Tuesday, February 10, 2009

Unearthing U.S. government documents, including some on Cuba (Updated)

Kudos to Wikileaks for making public 6,780 reports by the Congressional Research Service, or CRS.
The latest trove of documents covers a range of topics and countries, including Cuba. Among the recently posted documents: A Jan. 21 CRS report entitled, "Cuba: U.S. Restrictions on Travel and Remittances."
ProPublica, a non-profit group that does investigative journalism in the public interest, asked Tuesday who leaked the documents, but said, "The folks at WikiLeaks won't say how they got the reports."
Wikileaks told ProPublica in an e-mail: "...Everyone wants to know which member of Congress or their staff is our source. Naturally we can't talk about that."
Congratulations to whoever did it. If we ever bump into each other in Havana, I'll spring for a glass of seven-year-old Habana Club rum. As a journalist, I've often used CRS reports and have found them to be a great resource. I've gotten some of the reports from congressional staffers and have found others online.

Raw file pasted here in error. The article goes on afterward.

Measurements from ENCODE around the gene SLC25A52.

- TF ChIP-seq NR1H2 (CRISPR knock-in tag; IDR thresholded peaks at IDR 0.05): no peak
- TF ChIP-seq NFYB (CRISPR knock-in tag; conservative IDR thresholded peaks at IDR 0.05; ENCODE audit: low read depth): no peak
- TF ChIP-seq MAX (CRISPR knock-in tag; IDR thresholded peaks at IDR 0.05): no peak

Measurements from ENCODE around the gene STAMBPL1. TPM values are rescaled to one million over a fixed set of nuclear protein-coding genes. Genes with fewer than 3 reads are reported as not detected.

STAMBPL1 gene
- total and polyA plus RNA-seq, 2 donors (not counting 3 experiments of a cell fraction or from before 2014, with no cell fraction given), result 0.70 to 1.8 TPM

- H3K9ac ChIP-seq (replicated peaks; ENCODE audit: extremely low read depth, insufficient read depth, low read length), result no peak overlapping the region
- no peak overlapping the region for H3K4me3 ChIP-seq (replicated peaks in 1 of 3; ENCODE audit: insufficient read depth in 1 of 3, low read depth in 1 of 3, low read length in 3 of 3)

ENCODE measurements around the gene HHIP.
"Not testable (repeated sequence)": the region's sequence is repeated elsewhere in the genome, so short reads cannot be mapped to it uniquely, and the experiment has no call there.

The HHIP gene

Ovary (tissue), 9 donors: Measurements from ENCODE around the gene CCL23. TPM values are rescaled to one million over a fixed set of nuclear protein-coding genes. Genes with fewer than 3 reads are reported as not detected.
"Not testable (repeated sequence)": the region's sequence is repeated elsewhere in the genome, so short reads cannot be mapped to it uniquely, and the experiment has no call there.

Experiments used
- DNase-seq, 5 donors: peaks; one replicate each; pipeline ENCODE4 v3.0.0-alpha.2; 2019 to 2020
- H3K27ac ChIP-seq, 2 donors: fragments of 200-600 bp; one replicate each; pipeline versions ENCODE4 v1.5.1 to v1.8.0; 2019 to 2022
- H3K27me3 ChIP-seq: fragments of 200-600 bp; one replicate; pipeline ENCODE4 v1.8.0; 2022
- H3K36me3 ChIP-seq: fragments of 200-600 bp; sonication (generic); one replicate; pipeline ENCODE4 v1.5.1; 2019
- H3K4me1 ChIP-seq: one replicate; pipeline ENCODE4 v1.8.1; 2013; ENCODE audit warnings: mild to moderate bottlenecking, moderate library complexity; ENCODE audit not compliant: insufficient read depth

But the agency isn't required by law to release its reports to the public even though taxpayers fund its $100 million budget.
Many reports wind up are posted on the CRS Web site and other U.S. government sites. But much of the information is never made public and can be seen only by our limo-riding lawmakers in Washington. Said ProPublica: 
In making many of its decisions, Congress relies on hundreds of analysts to study issues from stimulus spending to alternative fuel vehicles to human cloning. But the department that does those analyses, the Congressional Research Service, does not make the hundreds reports it generates each year available to the public.
Wikileaks isn't the only group shedding the light on CRS publications, many of which are useful and informative. Open CRS Network, the Federation of American Scientists, or FAS, and others have also been pushing for better access to CRS documents.
Some government secrets are necessary, of course. But too much secrecy only allows lawmakers and officials to hide their dirty laundry. And taxpayers deserve better than that.

P.S. Wikileaks has a country index. So far, 35 documents related to Cuba have been posted. They are here. Many deal with U.S. detention facilities at Guantanamo, covering such topics as standard operating procedures at Camp Delta.

Update: Here's a CRS report on Cuba that the Cuban Triangle posted the other day. It is dated Feb. 3 and entitled, "Cuba: Issues for  the 111th Congress."

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